Nutonian Eureqa

Eureqa API and SQL Server Data Load

RoundTower Technologies offers an analytics solution called FastAnswers powered by Eureqa. It is an amazing piece of software created by the brilliant people at Nutonian. Eureqa can use sample data to automate the creation of predictive models. If you are interested, the Data Scientists at Nutonian and RoundTower can explain the mathematics and science behind the technology. Please visit the RoundTower and Nutonian links above to learn more about the solution.

One of the main goals of Eureqa is to provide data science skills to non-PHD data analysts. This is why Eureqa is a very intriguing technology to me. I have an interest in analytics and machine learning as well as some BI background, but I do not have a deep understanding of statistics or machine learning. Eureqa is great because it helps bridge the skills gap.

The primary user interface of the Eureqa application is web based, very intuitive, and well documented. Nutonian also provides a Python API for programmatic access to Eureqa functionality. I have been experimenting with Eureqa and the Python API so I thought I would share some things I learned. Hopefully it will be helpful to someone else using Eureqa. Also, if you are interested, the current API documentation is located at . This contains basic information on using the API and a few helpful examples.

A question that always comes up when talking about Eureqa is “how does it connect to database sources”. So one of the first things I decided to learn about Eureqa was how to load data from SQL Server. The goal of this post is to show the basics of using the API as well as getting data from SQL.

To use the Eureqa Python API you will at least need to have Python 2.7 installed. I prefer to use a distribution that includes Python and many common libraries including the popular machine learning libraries. I also like to use a Python IDE for development, so my preferred environment is Anaconda2 and JetBrains PyCharm. There is also a good Python IDE called Spyder included with Anaconda2. If you need more assistance getting started there is a plethora tutorials on Python, Anaconda2, and various Python IDE’s on the web.

Once the development environment is setup the next step is installing and enabling the API. To start using the API your Eureqa account or local installation must be licensed and given access to use the API. If this has been done you will see the API options shown below on the settings page after logging in to Eureqa.


This page provides the ability to download the Python API and an access key, which are the two things required to use the API. The Eureqa API installation is easy, just use pip from your default Python directory using the command shown on the settings page. The next step is the API key, which is also easy, just click the get access key button on the settings page and the following dialog box is shown, which allows us to give the key a logical name.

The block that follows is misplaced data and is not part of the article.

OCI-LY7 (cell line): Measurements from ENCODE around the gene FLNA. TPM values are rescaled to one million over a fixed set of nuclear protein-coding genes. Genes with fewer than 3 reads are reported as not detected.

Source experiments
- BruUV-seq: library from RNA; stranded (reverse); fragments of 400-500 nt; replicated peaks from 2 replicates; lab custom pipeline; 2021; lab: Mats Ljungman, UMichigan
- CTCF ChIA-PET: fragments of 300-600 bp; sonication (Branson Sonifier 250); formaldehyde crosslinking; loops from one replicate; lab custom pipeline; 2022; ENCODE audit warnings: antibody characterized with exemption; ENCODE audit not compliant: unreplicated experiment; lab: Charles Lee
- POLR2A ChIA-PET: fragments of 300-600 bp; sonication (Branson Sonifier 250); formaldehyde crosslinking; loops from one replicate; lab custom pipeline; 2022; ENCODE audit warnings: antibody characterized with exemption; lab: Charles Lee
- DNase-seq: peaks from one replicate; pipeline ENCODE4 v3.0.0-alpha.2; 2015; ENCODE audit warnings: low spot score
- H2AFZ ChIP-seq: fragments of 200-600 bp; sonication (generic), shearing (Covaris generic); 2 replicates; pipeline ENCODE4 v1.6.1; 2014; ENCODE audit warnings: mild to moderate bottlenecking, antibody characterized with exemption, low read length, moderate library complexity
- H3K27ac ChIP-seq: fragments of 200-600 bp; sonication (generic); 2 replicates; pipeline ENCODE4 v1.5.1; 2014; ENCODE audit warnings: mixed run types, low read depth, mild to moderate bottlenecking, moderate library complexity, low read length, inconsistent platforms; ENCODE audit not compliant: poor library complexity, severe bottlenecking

Eureqa API KeyGen

After assigning a name click generate key. Then a dialog like the one below is shown with the API key.

Eureqa API KeyGen Result

Now we can use this key to interact with the Eureqa API. The following code example will show how to connect to SQL server retrieve data and load into a Eureqa data set. In this example we will be using data from concrete strength testing, which is publicly available from the University of California Irvine (UCI) machine learning department. The first step in our Python code will be to define our connection variables and load the required libraries, which is shown below.

Once that is done we will define two functions; one to retrieve data from SQL Server and write to a temporary .csv file and one to load data from the temporary .csv file into a Eureqa data source.

Both of these functions are fairly straightforward and self-explanatory. Notice the first function uses the pyodbc and csv Python libraries we loaded in the first step. These libraries provide database access and csv text processing functionality.

The next piece of code is the main part of the application. The first step is to connect to Eureqa, which is done using the Eureqa interface. This is the entrance point for all programmatic operations in Eureqa. After we have a connection to Eureqa we then define our SQL query and execute the two functions to retrieve and load the data.

The screenshots below show what we see in the Eureqa interface before we execute the code. A Eureqa installation with no data sets.

Eureqa Data Set

We execute the script and see a very uneventful output message that tells us the script ran successfully.

Eureqa Script Result

Now after refreshing the Eureqa data sets window there is a new data set called Concrete_Strength_Data.

Eureqa Data Set Result

Here is a subset of the imported data, which strangely enough looks like the data returned from the SQL query in our code.

Eureqa Data Subset

Now that we have a data set loaded it can be used to run searches and build models. So if you happen to be interested in a predictive model to estimate concrete strength. Here is the model Eureqa built based on the UCI concrete strength data, which it solved in minutes. Eureqa!!

Eureqa Model Result

I’ll expand on this next time.